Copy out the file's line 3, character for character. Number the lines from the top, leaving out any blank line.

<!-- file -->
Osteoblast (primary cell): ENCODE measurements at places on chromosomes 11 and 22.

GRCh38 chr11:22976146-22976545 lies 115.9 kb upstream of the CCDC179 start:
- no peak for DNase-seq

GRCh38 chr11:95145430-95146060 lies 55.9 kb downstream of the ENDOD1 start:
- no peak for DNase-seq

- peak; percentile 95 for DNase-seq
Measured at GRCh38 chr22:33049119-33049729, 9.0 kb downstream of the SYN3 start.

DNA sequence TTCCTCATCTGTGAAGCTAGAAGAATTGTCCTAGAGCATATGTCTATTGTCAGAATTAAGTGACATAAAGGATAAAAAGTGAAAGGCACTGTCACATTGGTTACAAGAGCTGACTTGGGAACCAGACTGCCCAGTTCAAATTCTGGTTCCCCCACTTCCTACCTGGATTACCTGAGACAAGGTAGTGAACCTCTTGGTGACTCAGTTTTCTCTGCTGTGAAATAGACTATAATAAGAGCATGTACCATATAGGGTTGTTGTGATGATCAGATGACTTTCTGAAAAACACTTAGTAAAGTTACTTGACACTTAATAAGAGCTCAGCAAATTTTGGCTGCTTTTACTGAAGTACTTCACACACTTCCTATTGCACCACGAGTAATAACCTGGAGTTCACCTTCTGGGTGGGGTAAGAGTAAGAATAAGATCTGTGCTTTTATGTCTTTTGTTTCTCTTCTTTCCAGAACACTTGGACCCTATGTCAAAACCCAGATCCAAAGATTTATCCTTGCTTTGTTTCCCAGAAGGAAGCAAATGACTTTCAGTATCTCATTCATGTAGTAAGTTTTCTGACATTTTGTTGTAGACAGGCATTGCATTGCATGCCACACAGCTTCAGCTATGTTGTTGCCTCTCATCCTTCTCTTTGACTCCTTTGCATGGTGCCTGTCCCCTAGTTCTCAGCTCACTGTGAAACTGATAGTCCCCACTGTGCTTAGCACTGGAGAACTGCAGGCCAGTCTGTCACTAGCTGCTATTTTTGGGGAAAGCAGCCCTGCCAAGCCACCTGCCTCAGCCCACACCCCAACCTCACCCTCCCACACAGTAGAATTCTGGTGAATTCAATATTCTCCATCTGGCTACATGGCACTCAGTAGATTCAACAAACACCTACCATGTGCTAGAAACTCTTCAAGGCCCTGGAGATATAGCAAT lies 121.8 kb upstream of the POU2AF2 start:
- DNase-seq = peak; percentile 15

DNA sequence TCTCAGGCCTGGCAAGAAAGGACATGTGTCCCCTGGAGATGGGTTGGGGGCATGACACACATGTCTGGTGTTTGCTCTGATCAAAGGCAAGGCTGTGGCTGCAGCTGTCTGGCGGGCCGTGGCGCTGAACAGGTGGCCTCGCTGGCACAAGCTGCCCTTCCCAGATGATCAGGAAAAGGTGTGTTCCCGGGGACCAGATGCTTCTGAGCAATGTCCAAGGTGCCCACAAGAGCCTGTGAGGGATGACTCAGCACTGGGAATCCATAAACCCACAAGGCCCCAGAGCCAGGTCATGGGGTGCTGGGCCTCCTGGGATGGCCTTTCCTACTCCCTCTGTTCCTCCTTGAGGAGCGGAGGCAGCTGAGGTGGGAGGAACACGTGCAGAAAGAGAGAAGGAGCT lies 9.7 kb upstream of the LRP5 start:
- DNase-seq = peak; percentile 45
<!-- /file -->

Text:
- no peak for DNase-seq